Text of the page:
Or the father of fantasy, who is oft charged for adding too many mundane storyworld facts, perhaps he wouldn’t be accepted with such lines as:

All that is gold does not glitter,

Not all those who wander are lost;

The old that is strong does not wither,

Deep roots are not reached by the frost.

“Whatev, fools . . . I’m a literary ROCKSTAR. Sold more books than anyone else in the world.”

What I’m NOT saying is “gone are the good ole’ days,” and “they don’t’ write ‘em like they used to,” because I’ve read just as many nowadays amazing books as I have old time classics.

But no more classic bashing. At least not on my lawn!

What do you think of the classics? 

What can be said against them? Which are your favorites?

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  1. I love this!

    I myself am very partial to C.S. Lewis, Mr. Tolkien, and….okay, I did really enjoy Jane Eyre, as much as I hate to admit it.

  2. How do you manage to wrangle the nonstandard linguistic tropes present in a book like Wuthering Heights? And I’m mentioning Wuthering Heights in particular because I tried to read it recently and the sentences just seemed…off somehow. The more recent stuff you’ve mentioned I can get my head into, and I even dig me some H. G. Wells, but it seems like the further back I go, the harder it is to make the prose really gel in my mind.
    In general I agree with your points about the importance of plot and character, but I’m not sure all of these SPECIFIC books would get published today.

    • EllieAnn

       /  January 16, 2012

      I guess everyone doesn’t have trouble with the nonstandard linguistic tropes present in Wuthering Heights, but just like present day novels…some writers’ voice you can’t connect to so you put it down. The sentences that seem off to you may shine to others. And heck yes, I believe a publisher would publish it these days … after all, readers are still buying it … which is the first indication that publishers would want it, right?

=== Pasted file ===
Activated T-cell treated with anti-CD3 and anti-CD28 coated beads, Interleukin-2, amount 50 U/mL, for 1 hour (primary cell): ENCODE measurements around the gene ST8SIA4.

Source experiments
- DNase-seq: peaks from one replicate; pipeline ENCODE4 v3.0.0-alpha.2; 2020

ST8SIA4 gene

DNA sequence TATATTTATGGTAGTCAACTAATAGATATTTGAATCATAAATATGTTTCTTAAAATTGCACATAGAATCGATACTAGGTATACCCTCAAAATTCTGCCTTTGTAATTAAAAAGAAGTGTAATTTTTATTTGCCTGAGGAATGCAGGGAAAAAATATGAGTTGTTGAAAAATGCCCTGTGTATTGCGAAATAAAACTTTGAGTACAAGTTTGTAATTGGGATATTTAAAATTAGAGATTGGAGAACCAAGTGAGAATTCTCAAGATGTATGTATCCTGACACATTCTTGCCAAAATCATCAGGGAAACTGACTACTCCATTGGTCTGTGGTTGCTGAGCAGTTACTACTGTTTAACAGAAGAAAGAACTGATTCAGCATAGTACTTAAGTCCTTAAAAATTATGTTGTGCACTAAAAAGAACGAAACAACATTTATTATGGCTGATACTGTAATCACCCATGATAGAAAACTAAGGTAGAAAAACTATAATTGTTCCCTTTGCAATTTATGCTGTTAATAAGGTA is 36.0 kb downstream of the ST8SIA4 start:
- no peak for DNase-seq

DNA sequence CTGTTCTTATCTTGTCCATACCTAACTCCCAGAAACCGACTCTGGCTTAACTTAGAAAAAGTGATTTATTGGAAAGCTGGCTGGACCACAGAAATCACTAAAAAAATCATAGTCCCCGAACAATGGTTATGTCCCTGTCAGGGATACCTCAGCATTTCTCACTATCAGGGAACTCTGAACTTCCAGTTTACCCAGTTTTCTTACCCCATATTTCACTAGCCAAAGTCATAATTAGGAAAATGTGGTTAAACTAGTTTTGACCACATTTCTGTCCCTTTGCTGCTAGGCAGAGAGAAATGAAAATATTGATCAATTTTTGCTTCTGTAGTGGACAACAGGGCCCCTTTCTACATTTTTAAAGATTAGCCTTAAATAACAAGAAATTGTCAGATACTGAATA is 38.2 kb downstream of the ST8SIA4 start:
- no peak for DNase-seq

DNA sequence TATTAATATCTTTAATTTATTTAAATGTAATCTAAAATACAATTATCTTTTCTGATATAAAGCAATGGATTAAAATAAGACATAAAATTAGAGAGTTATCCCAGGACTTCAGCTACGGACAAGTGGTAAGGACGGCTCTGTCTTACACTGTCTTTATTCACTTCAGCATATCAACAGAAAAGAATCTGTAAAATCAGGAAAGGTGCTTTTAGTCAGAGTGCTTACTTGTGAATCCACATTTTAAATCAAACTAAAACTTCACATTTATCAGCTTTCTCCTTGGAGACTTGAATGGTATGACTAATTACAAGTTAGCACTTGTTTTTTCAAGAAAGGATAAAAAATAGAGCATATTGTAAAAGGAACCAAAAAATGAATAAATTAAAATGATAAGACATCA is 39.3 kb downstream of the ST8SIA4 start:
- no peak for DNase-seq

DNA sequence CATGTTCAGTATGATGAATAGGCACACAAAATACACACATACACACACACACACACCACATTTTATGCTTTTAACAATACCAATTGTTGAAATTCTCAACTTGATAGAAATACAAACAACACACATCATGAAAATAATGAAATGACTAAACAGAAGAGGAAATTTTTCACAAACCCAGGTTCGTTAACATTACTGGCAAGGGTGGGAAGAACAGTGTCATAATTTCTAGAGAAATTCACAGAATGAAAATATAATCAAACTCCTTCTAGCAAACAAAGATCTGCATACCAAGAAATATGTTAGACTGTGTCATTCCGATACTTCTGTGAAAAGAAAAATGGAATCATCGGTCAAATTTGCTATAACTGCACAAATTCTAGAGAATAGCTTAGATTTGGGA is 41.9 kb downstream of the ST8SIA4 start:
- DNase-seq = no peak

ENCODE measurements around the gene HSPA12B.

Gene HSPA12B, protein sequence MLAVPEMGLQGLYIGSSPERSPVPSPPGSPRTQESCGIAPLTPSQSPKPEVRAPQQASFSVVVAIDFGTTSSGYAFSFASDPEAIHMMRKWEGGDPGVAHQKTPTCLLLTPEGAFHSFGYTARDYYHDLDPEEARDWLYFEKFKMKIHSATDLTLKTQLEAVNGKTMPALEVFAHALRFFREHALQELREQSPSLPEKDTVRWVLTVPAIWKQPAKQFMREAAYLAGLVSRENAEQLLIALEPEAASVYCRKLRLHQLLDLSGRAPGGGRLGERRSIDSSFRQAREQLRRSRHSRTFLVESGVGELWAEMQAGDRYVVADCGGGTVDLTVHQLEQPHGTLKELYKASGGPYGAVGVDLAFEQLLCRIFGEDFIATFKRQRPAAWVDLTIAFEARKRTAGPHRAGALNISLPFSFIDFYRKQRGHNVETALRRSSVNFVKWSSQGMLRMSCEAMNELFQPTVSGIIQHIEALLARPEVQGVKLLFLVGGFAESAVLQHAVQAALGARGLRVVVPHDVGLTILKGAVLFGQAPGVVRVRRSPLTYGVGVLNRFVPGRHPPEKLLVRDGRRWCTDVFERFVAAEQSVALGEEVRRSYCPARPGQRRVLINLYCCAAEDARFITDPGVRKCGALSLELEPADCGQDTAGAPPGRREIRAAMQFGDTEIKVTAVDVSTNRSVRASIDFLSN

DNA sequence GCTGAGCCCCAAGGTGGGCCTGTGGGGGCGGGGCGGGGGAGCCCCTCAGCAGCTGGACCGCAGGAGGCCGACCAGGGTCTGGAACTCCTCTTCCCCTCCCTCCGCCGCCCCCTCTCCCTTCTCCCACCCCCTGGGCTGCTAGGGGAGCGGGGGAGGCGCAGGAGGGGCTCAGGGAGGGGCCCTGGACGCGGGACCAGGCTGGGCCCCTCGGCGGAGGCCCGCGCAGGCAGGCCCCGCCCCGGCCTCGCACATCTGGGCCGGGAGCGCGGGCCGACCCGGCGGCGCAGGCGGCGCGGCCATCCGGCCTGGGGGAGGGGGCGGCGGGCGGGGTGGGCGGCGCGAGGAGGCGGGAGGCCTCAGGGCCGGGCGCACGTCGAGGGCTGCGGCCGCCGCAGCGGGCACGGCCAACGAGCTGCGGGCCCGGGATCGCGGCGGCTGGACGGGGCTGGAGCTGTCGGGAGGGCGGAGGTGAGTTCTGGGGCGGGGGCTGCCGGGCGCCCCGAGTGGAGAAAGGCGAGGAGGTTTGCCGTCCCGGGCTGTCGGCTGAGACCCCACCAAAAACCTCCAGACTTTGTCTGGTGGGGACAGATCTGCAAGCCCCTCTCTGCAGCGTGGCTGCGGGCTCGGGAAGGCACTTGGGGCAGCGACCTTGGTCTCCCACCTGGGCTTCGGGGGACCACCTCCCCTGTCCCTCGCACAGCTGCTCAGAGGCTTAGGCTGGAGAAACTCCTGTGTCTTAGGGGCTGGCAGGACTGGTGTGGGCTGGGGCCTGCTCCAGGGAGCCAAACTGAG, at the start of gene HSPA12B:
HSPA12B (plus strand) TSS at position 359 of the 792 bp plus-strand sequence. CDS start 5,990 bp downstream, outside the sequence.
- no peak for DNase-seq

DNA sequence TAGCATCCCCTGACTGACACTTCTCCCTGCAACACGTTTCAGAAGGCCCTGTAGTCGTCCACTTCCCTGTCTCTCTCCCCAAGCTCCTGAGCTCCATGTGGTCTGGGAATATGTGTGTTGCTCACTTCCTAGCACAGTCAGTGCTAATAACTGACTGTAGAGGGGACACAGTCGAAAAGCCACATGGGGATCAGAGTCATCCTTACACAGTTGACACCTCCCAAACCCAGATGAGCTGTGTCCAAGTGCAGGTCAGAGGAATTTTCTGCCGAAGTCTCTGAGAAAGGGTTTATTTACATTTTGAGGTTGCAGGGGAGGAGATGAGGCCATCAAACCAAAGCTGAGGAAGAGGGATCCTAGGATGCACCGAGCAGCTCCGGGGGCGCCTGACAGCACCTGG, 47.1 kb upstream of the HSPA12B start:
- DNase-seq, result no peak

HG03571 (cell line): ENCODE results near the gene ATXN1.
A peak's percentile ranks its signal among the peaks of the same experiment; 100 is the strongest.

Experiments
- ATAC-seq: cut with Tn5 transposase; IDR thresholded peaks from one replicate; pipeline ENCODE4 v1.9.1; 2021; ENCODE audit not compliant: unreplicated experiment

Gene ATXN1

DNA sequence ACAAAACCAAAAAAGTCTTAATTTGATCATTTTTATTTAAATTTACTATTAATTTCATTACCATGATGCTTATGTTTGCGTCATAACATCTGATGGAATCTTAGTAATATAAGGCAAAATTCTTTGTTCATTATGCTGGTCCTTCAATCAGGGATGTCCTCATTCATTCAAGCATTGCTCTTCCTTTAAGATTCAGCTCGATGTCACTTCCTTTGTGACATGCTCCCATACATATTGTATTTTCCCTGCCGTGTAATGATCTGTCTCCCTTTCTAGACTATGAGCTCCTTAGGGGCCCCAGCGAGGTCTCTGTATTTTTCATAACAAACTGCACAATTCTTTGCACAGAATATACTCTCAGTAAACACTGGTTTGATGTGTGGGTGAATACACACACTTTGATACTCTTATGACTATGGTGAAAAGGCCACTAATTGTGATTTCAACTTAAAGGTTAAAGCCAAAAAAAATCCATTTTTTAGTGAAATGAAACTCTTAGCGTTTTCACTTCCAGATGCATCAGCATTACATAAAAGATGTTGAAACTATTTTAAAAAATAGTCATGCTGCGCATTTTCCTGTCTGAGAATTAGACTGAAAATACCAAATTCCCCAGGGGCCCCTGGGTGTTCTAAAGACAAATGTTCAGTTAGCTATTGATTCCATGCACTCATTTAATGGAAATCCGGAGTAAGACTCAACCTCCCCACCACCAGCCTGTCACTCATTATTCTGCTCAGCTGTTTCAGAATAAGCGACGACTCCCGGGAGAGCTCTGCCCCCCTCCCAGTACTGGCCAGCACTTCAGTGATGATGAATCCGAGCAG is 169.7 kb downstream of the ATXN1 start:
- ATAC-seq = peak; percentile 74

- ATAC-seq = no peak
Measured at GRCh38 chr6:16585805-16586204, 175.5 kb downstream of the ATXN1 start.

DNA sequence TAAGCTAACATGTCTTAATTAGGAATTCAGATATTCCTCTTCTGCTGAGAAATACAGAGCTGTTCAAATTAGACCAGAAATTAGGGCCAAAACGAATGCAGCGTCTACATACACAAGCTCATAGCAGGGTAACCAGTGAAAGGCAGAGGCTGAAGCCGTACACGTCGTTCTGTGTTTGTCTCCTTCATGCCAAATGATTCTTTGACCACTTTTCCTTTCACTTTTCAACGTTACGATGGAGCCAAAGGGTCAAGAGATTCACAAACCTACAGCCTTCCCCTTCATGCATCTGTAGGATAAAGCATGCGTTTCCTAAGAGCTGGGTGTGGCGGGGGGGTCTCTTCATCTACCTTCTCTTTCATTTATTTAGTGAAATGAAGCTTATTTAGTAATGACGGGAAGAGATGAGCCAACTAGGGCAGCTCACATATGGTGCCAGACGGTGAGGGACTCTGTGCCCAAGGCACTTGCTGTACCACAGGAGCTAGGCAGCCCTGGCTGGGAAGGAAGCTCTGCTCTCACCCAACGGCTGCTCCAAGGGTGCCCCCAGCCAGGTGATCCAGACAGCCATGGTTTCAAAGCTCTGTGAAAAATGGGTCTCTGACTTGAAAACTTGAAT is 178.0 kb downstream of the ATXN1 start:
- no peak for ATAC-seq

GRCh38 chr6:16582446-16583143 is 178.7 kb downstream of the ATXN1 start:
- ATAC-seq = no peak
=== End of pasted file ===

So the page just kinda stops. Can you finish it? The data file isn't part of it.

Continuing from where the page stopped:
• I would argue that readers are still buying some of these books simply because they’ve been TOLD they were classics. IMHO these aren’t the only good books from these times, they’re just the ones everyone knows about. I happen to have enjoyed several of I. A. R. Wylie’s books, but try going to your bookstore and finding them on the shelves today. Heck, trying finding someone who has HEARD of I. A. R. Wylie.
        Classics get BOUGHT, yes, but many people, even avid bibliophiles, never actually get around to reading them. (Incidentally, this is a problem for some modern books as well. Citation here:

    • EllieAnn

       /  January 16, 2012

      Sure, some people might buy classics because they’re pretty. Gotta be honest, I’ll probably never read Kafka’s Parables and Paradox’s sitting on my shelf.
      But the past few interactions I’ve had with readers and classics (the examples I gave in the post) were of people reading and enjoying them.
      And you’re right–I’m sure some amazing works of literature have been lost.

  3. I adore this blog!!! Like you, I have read much of the canon and the characters from so many of the Great Books are like dear old friends to me. I walk around with sentences and phrases from books like The Great Gatsby and The Sound and the Fury replaying in my head. Daisy and Quentin talk to me. Holden Caufield is an old friend of mine, and when I miss him, I open my battered copy of The Catcher in the Rye and peruse a few pages.

    As a writer, I try to write not like them or like anyone else. But I do try to write literature. Would the great ones be published in today’s landscape? I don’t know. I hope so. Will you or I be published? Yes. I think so.

    • EllieAnn

       /  January 16, 2012

      I’m definitely influenced by my love of the classics! But they were good because they wrote great characters and stories–that’s what I want to copy. I hope you’re published, I hope I’m published. =)

      • I agree completely re love of the classics. The great writers of the past and present do at least one thing well: create great characters, who seem alive as they drive the story.